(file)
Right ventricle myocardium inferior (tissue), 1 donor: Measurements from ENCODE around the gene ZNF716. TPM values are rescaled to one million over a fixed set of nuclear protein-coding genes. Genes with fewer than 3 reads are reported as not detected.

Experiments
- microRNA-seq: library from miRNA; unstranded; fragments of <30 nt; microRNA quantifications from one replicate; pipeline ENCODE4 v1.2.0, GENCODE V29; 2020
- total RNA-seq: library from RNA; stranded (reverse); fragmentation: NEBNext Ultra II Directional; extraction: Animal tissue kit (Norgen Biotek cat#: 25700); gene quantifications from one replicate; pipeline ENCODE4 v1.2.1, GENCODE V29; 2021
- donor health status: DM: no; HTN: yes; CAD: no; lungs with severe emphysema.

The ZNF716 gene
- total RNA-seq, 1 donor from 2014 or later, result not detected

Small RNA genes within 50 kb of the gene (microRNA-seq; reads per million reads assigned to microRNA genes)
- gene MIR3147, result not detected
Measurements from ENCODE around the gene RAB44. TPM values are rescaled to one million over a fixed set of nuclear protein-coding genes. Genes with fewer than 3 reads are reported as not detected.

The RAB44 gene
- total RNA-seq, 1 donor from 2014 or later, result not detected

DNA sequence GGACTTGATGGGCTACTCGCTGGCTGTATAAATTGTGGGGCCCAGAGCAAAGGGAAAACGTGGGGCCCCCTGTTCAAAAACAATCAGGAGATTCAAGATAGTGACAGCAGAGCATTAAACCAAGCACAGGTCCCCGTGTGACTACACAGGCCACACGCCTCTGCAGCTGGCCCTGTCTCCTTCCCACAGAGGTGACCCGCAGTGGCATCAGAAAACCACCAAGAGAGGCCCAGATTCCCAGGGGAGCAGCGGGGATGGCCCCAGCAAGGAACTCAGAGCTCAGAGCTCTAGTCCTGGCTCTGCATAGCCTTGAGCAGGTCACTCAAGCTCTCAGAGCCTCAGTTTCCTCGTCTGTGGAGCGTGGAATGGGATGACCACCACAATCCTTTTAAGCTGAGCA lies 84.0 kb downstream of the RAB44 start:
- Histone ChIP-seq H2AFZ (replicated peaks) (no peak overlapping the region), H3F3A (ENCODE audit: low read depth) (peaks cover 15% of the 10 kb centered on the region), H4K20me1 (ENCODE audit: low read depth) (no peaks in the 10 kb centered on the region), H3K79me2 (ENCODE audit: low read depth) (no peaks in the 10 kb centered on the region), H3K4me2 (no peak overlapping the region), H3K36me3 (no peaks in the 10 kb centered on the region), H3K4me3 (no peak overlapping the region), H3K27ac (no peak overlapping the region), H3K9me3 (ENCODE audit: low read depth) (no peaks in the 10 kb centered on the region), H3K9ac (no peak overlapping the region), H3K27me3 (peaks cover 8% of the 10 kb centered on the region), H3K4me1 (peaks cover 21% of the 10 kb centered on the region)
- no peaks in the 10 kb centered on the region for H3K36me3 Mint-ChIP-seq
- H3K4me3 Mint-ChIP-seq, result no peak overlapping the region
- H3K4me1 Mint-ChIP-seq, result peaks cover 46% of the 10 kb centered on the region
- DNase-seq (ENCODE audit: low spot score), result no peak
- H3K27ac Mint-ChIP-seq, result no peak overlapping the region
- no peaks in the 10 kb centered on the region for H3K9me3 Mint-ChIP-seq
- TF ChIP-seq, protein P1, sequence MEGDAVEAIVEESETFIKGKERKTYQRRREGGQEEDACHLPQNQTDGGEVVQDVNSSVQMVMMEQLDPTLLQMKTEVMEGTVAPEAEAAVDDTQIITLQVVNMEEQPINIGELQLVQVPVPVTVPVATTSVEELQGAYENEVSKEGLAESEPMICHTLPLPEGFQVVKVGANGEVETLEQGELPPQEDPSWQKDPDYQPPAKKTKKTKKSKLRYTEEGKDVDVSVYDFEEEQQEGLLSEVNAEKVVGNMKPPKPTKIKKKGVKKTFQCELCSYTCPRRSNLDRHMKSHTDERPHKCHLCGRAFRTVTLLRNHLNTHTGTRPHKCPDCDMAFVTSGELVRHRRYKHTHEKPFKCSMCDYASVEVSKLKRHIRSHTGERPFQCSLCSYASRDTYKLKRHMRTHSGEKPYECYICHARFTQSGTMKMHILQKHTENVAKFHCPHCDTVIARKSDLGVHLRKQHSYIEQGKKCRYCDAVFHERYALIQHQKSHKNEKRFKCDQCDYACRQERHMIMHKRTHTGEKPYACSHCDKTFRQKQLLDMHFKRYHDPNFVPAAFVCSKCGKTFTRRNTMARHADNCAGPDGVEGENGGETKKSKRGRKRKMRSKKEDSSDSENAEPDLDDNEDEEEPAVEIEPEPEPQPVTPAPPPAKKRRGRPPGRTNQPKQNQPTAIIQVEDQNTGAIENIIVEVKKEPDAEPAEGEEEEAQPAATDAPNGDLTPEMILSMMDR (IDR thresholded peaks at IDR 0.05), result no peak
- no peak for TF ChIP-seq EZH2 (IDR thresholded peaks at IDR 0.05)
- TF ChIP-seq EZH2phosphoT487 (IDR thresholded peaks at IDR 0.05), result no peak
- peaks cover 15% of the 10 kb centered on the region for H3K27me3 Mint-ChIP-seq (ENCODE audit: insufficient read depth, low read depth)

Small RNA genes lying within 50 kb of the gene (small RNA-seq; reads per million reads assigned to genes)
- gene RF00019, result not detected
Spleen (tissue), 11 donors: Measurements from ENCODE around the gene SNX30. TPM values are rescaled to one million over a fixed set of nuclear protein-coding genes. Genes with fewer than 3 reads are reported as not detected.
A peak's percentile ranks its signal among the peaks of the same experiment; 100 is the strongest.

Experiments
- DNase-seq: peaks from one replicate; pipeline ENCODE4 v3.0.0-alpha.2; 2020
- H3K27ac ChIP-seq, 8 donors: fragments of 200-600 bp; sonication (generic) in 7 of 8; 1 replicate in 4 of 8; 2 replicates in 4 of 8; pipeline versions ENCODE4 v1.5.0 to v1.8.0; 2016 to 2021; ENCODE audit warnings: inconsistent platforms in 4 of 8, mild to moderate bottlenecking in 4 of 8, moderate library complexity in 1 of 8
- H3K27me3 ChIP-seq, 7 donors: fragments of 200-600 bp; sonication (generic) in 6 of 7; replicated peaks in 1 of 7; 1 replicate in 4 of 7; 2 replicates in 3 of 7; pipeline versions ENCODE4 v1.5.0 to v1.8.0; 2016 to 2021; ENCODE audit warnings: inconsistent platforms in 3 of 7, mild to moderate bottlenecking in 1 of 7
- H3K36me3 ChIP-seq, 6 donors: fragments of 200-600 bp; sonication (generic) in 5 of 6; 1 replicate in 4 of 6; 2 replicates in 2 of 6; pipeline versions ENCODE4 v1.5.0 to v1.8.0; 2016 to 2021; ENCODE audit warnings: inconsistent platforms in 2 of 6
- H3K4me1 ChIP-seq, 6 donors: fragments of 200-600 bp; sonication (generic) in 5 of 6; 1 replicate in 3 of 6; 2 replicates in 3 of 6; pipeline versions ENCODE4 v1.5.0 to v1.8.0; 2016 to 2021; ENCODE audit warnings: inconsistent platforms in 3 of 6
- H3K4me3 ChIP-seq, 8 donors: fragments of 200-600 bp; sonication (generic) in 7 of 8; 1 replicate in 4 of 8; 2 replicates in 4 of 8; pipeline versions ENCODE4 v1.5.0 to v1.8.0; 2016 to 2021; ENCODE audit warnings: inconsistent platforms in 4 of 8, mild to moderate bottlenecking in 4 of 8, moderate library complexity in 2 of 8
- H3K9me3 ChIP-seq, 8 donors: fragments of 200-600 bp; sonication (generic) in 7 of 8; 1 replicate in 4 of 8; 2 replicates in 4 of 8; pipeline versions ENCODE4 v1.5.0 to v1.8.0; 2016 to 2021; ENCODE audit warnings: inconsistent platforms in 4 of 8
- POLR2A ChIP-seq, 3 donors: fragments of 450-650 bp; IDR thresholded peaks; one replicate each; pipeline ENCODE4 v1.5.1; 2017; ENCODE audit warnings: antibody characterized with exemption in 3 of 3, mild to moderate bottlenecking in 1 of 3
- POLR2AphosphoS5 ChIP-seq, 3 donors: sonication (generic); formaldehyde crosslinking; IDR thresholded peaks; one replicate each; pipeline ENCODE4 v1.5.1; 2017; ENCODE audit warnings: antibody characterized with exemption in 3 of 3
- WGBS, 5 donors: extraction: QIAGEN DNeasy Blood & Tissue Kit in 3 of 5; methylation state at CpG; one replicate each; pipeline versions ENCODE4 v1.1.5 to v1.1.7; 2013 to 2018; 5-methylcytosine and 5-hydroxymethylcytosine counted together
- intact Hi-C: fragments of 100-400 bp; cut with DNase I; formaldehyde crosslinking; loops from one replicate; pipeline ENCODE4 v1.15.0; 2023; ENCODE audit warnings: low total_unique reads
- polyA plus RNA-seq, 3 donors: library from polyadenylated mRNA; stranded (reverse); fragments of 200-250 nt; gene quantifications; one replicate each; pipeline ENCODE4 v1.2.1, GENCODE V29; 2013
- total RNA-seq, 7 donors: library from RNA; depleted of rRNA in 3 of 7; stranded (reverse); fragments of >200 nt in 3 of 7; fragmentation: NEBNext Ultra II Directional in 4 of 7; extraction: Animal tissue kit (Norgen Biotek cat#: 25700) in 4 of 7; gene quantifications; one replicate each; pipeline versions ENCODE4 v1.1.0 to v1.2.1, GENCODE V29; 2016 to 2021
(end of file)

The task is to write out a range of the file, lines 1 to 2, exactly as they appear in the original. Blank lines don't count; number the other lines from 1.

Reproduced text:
Right ventricle myocardium inferior (tissue), 1 donor: Measurements from ENCODE around the gene ZNF716. TPM values are rescaled to one million over a fixed set of nuclear protein-coding genes. Genes with fewer than 3 reads are reported as not detected.

Experiments